More on Socialist energy / environment measures (Defense of Mark)

Jim Farmelant farmelantj at
Wed Dec 4 17:43:53 MST 2002

As I understand Mark Jones' views as outlined on this
list, the A-List, and the former Crash List, he believes
that by the time capitalism has been overthrown, our
ecological problems will be so severe, that even a
socialist state will have to resort to very severe measures
to reduce consumption, especially energy consumption
down to levels that will be sustainable over the long run.

Mark Jones has a rather pessimistic view of our immediate
future.  Even with a socialist revolution, the survival of
humanity will be a rather close call.

Jim F.

On Wed, 04 Dec 2002 23:37:41 +0000 loupaulsen at writes:
> Mark Jones wrote:
> > James Daly wrote:
> > >
> > > The argument is whether the killing of human populations (the
> term can be
> > > used of cities, but also of subcontinents) would be justifiable
> > > environmental practice in a socialist society uniting the human
> > > race, which
> > > I thought minimally involved solving even difficult human
> problems without
> > > slaughter.
> >
> > James, your 'minimal' requirement of any future socialist
> state--that it
> > eschews organised violence--means that the socialist state of the
> future
> > will have neither an army nor a police force. This is very
> laudable, but not
> > very practical.
> I think most Marxists have understood that you need a state to
> suppress the
> class enemy.  Most Marxists, including myself, are not convinced
> that the
> workers and oppressed of the world, once liberated from imperialism,
> will have
> to go around selecting surplus populations out of their own ranks to
> exterminate, like Kodos the Executioner from the original Star Trek
> series, in
> order to alleviate the food crisis.
> If that's not what you mean, then I apologize, but I don't feel that
> I have a
> very clear idea what you do mean.   I read your earlier note about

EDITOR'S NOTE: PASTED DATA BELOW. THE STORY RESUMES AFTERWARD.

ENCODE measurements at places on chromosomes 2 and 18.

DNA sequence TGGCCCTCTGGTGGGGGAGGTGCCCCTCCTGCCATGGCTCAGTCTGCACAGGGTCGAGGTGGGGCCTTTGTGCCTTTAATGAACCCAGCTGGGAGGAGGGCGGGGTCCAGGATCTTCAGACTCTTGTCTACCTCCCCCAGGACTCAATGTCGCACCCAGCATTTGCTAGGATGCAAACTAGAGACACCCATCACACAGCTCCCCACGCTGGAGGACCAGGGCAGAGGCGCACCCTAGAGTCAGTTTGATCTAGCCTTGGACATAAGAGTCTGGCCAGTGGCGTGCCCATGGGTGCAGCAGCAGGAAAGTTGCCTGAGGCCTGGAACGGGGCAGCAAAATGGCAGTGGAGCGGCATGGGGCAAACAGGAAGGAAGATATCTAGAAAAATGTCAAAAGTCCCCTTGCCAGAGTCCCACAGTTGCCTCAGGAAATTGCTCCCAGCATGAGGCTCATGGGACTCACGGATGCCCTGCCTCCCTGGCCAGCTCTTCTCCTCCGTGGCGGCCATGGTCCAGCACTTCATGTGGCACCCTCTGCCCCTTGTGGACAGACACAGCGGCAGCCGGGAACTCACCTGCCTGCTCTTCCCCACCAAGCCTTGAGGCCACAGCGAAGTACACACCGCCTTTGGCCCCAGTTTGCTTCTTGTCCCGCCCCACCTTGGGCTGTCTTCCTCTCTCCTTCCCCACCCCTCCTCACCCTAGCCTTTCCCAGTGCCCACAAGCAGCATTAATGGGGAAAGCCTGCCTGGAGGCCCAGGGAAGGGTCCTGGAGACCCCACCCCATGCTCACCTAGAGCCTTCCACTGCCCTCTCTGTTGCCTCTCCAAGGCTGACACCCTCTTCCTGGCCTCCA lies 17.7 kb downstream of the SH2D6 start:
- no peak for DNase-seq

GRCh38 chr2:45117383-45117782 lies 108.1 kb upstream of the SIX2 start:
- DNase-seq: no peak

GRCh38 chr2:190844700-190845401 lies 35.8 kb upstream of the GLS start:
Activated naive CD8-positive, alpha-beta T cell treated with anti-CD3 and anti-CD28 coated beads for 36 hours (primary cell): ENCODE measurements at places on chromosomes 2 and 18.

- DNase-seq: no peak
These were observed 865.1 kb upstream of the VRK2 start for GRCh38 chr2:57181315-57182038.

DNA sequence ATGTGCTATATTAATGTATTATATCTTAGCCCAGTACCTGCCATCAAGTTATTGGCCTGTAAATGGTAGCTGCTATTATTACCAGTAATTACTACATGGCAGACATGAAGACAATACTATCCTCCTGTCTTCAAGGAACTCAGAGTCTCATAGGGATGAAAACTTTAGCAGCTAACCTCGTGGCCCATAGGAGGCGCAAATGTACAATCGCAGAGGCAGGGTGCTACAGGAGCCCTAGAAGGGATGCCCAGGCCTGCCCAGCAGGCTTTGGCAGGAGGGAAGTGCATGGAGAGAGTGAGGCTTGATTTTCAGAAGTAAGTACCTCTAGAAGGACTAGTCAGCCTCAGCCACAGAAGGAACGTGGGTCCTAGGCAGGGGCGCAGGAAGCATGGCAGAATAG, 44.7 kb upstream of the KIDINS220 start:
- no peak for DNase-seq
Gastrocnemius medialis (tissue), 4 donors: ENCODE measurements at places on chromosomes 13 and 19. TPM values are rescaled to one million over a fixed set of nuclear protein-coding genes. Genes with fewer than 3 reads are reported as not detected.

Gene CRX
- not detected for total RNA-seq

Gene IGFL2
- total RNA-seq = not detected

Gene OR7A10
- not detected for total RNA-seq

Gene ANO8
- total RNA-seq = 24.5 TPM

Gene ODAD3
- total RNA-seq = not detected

> the
> impossibility of the oppressed countries greatly increasing their
> own standard
> of living even if the consumption level were to fall in the
> imperialist
> countries, but I don't know you are referring to the gravity of the
> problems
> that the world faces under capitalist order, or whether you feel
> that this
> will necessarily be the case in the initial decades of the socialist
> order as
> well, even allowing for the fact that under socialism we can arrange
> things
> more efficiently and can improve 'living standards' in the sense of
> health,
> quality of life, culture, etc., without just mechanically doubling
> all the
> inputs of oil, steel, etc.
> When imperialism is overthrown, and the productive capacity of the
> world is
> put at the service of the world's peoples on an equal and democratic
> basis
> (which is to say that it will be mostly in the hands of the
> oppressed peoples
> who form the numeric majority), and if it is used in the most
> efficient and
> appropriate way, taking account the gravity of the situation and
> being
> creative and decisive, are you STILL saying that we will be in an
> overcrowded
> lifeboat situation, and volunteers will be requested to jump into
> the water?
> Even if it is impossible to greatly increase the standard of living
> everywhere
> all at once, it is a different question whether enough can at least
> be
> produced to meet the needs of the population of the planet for
> physical
> subsistence.
> Lou Paulsen

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